So in some ways, I think horticulture is just a fancy way of saying gardening, a way to legitimize and sciencify something we humans have been doing for generations. But I’ll note this: they’re called Botanical Gardens, not Horticultural Exhibits. Though now that I say that, I suspect there probably are horticultural exhibits. This is one of the things that makes English so difficult, is its propensity for stealing from other languages and calling it English. 🙂 I think, on balance, that shall remain, as did Galadriel, myself; a gardener.
Next up is the Letter I like Iowa. But there aren’t any plants like Iowa, are there?
You’ll have to check back, Dear Reader; you’ll have to check back. Cheers!
As I wandered onto the Botanical Garden grounds today, I mulled over my choices for “G.” I mean, Garden seemed too easy. Right?
I came around a corner in the path and seriously, THIS was sitting there.
Waiting for me.
Dear Reader, it was hard.
But I didn’t get in and drive it around.
Though I was tempted, Dear Reader; sorely tempted.
Besides. Dude was around there somewhere, with a loud machine, blowing botanical materials around.
Now, I confess, I don’t really grok the meaning behind using a leaf blower in a botanical garden. I mean, what are you planning to do, blow the leaves all the way out of the gardens? And then what? Your neighbors will get tired of a dirty great pile of blown leaves in front of the gardens.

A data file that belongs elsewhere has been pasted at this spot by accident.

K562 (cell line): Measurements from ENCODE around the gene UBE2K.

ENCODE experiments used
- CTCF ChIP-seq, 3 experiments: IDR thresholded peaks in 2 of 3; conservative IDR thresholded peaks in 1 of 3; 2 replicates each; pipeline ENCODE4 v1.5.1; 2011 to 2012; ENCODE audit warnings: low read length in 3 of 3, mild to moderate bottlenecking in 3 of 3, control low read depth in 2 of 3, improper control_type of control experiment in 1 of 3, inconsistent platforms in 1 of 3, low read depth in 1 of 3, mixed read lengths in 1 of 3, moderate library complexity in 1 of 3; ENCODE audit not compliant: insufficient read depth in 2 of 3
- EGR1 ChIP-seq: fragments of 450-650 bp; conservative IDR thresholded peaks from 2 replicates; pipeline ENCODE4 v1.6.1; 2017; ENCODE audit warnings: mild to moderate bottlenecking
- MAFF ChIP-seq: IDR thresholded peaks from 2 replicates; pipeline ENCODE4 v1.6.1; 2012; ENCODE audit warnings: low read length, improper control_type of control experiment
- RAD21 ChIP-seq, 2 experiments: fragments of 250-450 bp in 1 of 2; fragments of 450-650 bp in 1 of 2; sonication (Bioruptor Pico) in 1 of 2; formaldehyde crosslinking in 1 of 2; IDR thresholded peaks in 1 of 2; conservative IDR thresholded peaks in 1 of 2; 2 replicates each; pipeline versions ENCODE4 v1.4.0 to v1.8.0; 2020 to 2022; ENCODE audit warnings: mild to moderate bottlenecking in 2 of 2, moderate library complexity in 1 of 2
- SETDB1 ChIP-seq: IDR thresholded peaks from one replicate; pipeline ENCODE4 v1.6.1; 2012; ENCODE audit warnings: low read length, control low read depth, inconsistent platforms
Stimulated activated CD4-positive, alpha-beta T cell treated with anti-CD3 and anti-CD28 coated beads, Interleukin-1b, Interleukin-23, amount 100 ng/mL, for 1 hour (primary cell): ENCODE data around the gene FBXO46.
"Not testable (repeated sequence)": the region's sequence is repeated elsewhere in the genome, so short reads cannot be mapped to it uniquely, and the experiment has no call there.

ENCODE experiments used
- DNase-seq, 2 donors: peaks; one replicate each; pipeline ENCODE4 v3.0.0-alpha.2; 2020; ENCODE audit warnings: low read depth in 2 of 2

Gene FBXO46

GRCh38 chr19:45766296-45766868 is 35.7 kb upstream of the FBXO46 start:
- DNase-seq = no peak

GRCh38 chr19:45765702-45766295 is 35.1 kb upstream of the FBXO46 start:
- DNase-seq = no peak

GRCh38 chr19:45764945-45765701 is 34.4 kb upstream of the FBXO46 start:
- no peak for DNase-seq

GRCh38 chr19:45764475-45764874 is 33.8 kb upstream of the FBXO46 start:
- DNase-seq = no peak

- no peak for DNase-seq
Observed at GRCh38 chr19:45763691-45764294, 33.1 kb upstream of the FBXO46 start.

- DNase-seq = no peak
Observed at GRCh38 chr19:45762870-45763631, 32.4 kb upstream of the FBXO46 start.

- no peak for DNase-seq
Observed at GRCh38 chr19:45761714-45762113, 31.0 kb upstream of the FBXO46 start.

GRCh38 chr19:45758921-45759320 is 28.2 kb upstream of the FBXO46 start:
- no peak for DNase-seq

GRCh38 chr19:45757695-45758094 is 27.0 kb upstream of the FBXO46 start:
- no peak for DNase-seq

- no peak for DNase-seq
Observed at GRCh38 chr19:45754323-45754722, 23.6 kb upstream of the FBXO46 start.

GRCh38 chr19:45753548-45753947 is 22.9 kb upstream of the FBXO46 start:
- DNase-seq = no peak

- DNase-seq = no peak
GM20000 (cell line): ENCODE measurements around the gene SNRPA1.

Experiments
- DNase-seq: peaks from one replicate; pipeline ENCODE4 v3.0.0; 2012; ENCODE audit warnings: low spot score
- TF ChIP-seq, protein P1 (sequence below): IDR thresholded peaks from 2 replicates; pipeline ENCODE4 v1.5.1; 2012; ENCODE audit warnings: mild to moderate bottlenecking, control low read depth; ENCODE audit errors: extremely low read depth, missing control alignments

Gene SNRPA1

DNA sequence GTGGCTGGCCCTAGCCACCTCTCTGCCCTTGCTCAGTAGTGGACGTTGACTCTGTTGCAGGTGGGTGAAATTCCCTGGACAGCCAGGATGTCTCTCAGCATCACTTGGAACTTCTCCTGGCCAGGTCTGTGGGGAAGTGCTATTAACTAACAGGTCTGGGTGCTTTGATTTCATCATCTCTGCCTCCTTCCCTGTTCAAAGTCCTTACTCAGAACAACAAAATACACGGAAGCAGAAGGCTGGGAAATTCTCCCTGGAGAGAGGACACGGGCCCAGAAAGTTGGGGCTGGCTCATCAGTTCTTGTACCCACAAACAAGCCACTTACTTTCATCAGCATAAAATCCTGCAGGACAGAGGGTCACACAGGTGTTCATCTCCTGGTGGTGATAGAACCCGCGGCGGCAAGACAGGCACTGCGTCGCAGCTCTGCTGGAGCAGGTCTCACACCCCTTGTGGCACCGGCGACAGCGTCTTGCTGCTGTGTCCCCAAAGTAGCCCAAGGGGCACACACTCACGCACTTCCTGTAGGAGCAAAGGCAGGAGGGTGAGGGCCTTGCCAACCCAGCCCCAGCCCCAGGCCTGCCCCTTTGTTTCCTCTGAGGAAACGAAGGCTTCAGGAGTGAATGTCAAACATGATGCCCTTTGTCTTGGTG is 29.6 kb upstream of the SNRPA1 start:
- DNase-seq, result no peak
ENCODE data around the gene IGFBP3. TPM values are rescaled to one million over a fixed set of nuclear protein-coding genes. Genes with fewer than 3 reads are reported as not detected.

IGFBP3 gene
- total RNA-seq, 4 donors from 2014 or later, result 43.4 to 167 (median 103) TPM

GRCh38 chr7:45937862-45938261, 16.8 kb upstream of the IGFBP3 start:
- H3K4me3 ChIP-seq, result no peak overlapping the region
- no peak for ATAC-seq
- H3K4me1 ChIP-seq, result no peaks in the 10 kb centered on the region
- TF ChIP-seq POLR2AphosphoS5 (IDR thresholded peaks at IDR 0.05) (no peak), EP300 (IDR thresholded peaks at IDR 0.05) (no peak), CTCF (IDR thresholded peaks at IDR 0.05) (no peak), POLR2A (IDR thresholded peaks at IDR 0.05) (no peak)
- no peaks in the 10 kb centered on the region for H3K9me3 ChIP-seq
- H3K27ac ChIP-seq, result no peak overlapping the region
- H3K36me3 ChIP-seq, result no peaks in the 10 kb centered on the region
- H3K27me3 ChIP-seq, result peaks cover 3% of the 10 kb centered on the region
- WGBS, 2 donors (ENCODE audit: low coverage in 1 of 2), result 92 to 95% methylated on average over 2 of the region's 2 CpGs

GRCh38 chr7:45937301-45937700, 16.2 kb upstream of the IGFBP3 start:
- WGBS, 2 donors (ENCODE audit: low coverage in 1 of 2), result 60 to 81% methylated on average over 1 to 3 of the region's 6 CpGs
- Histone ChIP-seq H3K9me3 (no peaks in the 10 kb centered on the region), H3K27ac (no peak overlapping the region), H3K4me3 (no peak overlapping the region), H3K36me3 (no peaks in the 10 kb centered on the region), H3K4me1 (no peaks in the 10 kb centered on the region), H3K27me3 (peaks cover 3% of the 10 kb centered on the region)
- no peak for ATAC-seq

But oddly, there weren’t any piles of leaves.
Maybe he was just dusting?
Gosh, this garden, for the letter G or not, sure is gorgeous, isn’t it?
But that brings me to my favorite discovery since moving to the PNW, or to those of us who aren’t yet in on the native lingo, “The Pacific Northwest:” rhododendrons! The place is lousy with them! Locals are, get this, even tired of them! (???)
Not me. This, then, without further gilding the lily (another G word, lookatthat!), is the Rhododendron Glen:
These are just the early bloomers, too! They bloom from early, early Spring (one of the ones in my apartment complex bloomed mid-March!) clear through June.
I know it’s not the same thing, but you know how when a cat is showing you their foot pads and you say, “What cute toe beans!”? Well, I had that exact same instinct when I saw these flowers!
Not actually a hundred percent sure this is a rhodi, but it’s in the glen, so I snapped its picture.
Same here. I must have walked around this one four times before I satisfied myself I was actually IN the rhododendron glen. So I guess this is a rhodi too? It’s sure pretty – the leaf ends are colored, AND there are flowers. LOFF!
I call this one “Potential.”
(Does this mean I’m a ‘budding photographer’? ~hides~)
Sadly, the lighting was even worse this morning than the last time I went, and it makes photographing the fish next to impossible – which is a shame, as I adore koi. Or, as they’re known today, Goldfish.
They’re all congregating together. If they were mammals, I’d say it was to stay warm on an overcast, rainy day. But they’re fish. So I’m not sure. Maybe just gabbing together? Gathering? Garnering support? ~grin~
All right, Dear Reader, all right; enough of G. Next up is H – which will be less about the pictures and more about the philosophy and science of gardening.